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Biossance President Catherine Gore talks clean beauty and how squalane is saving endangered sharks


Clean beauty means that you can have your most beautiful skin but without harming the planet, according to Catherine Gore, President of Biossance.

Biossance is a brand that started somewhat of a clean beauty revolution. After a grant from the Bill and Melinda Gate foundation, biotechnology company Amyris had a goal: to clean up the realm of beauty. So Biossance was born, a brand with a mission to stop waste, protect endangered animals and to end deforestation, all while creating luxury skincare that works.

We spoke to Catherine Gore about clean beauty and how we as consumers can help drive a sustainable future. She told us about about how 30% of ocean waste comes from personal care products and how Biossance squalane is helping to protect the world's shark population.



Can you tell us a little bit about the Biossance story?

Biossance is three years old, and we're located in the [San Francisco] Bay Area. And we are very proud because we're the most sustainable brand in skincare in prestige.

The name itself Biossance is a mash up of biotechnology and Renaissance. We are owned by a traded company, it's a biotechnology company called Amyris that years and years ago, probably 13 years ago, started through a fund from the Bill and Melinda Gates Foundation. They hired a group of Berkeley scientists to recreate a cure for malaria. And those Berkeley scientists recreated that cure and then gave it away for free in the sub-Saharan African market. On the heels of creating - through sugar fermentation and yeast fermentation - this malaria cure they really asked themselves, what should we take on next? So Amyris is a parent company is taking on clean beauty and CBD and the baby category, and a number of other initiatives.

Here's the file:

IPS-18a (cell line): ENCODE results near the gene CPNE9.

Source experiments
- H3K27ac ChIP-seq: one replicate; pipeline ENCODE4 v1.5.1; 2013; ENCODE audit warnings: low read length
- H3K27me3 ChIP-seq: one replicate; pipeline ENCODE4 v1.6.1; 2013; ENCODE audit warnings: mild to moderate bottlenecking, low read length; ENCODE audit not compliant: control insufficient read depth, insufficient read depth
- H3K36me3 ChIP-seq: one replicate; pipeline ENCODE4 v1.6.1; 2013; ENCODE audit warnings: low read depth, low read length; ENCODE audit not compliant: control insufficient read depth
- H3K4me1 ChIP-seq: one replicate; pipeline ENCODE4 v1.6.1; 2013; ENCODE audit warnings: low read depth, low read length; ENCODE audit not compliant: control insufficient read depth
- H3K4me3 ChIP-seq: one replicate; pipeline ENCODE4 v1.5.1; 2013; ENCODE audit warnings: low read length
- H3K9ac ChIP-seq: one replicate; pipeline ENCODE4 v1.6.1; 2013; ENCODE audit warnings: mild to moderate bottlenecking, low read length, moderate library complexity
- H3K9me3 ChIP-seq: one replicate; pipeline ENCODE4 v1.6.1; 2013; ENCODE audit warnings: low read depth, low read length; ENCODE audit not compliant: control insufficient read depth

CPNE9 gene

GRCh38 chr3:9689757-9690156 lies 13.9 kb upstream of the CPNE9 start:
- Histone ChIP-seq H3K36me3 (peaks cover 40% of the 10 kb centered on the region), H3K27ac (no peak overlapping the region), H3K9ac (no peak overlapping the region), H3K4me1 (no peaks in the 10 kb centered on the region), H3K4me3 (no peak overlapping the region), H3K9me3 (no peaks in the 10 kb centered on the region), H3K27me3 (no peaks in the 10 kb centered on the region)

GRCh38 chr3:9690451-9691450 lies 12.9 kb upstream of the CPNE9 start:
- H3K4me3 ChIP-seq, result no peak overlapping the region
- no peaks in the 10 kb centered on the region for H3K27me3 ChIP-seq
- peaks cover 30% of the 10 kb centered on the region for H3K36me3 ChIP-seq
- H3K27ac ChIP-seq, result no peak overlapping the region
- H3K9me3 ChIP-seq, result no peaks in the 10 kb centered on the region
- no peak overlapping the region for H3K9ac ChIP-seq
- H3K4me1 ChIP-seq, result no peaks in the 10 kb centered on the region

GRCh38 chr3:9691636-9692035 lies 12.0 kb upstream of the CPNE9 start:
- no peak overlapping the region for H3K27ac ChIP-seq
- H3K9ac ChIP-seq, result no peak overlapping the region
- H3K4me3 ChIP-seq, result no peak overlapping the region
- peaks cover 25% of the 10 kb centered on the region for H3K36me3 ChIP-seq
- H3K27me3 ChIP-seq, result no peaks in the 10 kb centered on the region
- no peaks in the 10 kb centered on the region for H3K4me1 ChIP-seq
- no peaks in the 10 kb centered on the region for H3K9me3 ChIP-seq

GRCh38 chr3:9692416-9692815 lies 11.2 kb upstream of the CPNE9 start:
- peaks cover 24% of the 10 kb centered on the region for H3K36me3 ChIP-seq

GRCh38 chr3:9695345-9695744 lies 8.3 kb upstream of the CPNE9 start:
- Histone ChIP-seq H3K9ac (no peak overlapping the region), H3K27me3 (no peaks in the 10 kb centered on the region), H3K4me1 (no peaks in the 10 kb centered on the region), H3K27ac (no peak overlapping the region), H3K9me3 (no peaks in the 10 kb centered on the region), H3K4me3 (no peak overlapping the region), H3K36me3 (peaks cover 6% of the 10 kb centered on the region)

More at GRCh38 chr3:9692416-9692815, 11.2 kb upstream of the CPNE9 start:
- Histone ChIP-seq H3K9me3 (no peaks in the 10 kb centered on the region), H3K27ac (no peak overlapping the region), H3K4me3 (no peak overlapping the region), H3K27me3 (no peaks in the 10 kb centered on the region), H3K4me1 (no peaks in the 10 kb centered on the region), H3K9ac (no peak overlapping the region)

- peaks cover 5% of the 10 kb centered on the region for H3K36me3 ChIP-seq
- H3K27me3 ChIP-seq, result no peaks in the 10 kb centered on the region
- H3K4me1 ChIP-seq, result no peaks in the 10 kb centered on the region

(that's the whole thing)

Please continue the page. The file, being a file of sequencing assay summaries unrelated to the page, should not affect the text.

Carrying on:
Biossance is under clean beauty. And Biossance became such an important initiative, because we recognised that there are a lot of endangered animals and ingredients - and that through science, you can recreate some of those endangered ingredients, animals in the lab and make them actually more efficacious, and less damaging. The best example of that for Biossance was with squalane. So you probably know about squalane already. But historically, squalane was harvested, since the 16th century, from sharks. It's in their livers and deep water sharks have a lot of it. And so, you know, consumers really wanted squalene because it's present in our skin. We're born with it. And it's an incredible hydration molecule. But we lose it over time. And so a lot of people wanted it back. And Biossance came along and recreated it from sugar cane. And now we can make as much as the world needs not harm a single shark, and offer it at a lower cost. And it's much more effective than its shark counterpart.